Several of the columnists are great fun and it is my addiction to reading them that has led me astray this week. Now, I am a simple woman. When I read in a popular newspaper column that the best pudding and souse (pickled pork and sweet potato), a Bajan Saturday lunch ritual, is to be found in Lemon Arbour, St. John, I believed. Last Saturday, while The Husband played cricket with four little boys, I headed out with faith and a map. We are still licking our lips from the best pudding and souse as well as barbeque chicken, macaroni pie and vegetables.

So when the same columnist wrote that the best freshly salted fish is to be found in Martin’s Bay on a Tuesday, “just ask for Mr. King”, I want to do just that. Trinis make a wonderful snack called bulgol with salt fish tossed in olive oil, onions, garlic and sweet peppers accompanied by locally produced crackers called crik. No other cracker is deemed appropriate. The kids love it and mama enjoys indulging them just a little. So the search for Mr. King begins.

The phone book has 53 listings that include King. I eliminate the obvious unsuitable candidates, including Dr. King the family GP, Dr. King the dentist, Mr. King the physiotherapist, Mr. King the lawyer, Mr. King the auto repairman, Discount King, Door King, Security King and Chicken King. But none of the remaining Kings yielded a salt fish supplier. As happens often on this tiny rock I only mention my quest in passing to a fellow artist and she thinks she knows who it might be. Leigh shares a long-term cottage rental overlooking the sea at Martin’s Bay and knows of a King family in the village. Since we are making work together we decided to combine this with the salt fish quest by having our weekly working session at the cottage in Martin’s Bay.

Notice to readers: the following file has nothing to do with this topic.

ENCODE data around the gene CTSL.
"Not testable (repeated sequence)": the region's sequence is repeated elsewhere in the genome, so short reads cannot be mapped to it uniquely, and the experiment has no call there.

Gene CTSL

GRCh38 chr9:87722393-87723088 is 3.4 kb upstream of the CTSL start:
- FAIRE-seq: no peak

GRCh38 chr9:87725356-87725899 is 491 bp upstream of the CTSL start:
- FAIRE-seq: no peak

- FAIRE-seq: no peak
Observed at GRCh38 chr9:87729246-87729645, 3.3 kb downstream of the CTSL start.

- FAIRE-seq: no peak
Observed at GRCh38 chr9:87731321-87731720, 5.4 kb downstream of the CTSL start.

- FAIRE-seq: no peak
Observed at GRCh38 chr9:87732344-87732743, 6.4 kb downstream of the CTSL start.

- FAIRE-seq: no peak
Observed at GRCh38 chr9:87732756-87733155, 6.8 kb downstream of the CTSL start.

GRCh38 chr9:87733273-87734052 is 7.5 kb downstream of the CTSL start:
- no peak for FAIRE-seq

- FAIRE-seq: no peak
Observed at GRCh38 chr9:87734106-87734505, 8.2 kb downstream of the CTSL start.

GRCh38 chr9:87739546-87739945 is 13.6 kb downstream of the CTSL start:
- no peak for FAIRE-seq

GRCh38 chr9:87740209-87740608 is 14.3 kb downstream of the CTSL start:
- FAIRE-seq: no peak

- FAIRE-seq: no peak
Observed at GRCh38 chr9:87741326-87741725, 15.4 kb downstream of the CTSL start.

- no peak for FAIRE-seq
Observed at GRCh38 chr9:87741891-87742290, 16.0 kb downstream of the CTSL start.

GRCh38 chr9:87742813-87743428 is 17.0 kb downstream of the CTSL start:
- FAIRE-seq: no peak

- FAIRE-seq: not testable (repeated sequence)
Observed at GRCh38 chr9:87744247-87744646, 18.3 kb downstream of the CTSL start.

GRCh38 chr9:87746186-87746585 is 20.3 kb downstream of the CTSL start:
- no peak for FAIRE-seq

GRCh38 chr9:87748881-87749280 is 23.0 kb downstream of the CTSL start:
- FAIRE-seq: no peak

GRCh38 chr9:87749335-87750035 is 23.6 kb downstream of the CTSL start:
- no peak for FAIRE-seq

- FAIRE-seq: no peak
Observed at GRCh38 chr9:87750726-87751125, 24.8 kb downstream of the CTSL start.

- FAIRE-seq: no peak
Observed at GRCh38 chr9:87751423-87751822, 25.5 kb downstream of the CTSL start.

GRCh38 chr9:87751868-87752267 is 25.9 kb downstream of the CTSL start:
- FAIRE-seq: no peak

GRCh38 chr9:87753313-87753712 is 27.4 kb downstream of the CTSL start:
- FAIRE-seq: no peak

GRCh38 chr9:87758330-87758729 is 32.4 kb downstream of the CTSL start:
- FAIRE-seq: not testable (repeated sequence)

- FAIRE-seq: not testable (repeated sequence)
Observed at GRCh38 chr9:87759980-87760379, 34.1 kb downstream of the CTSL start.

From our worktable we gazed out towards Africa, wind in our hair and pounding waves in our ears. Inspiration flowed and grand ideas emerged for changing the artistic landscape of Bim by creating spaces where ideas on contemporary art are exchanged and challenged through collaborations, exhibitions and happenings. But the devil is always in the detail and by lunchtime reality has set in. Given the miniscule percentage of the total population engaged in contemporary art, we are lucky just to have found each other. The rock is too small to contain and sustain activity of this sort without engagement from at least neighbouring Jamaica and Trinidad. There is nothing like an epiphany to bring on hunger and so the quest for the salt fish King resumed.

As we drove to where the King family may be living, Leigh said I needed a little warning about the group known locally by the derogatory terms, Redlegs or Ecky-Beckys, which Mr. King belongs to. They are descendents of Scottish immigrants who came to Barbados particularly between 1627 and 1629. Of course there were the usual planters and settlers but there were also indentured labourers, political dissidents, prisoners – basically anyone the Scots wanted out of Scotland. The descendents of these lower classes have formed a small but distinct, traditionally isolated enclave, of poor Caucasian families living in the north east of the island. The younger generation is more integrated into mainstream society but Martin’s Bay is a hamlet that would prefer the outside to stay outside.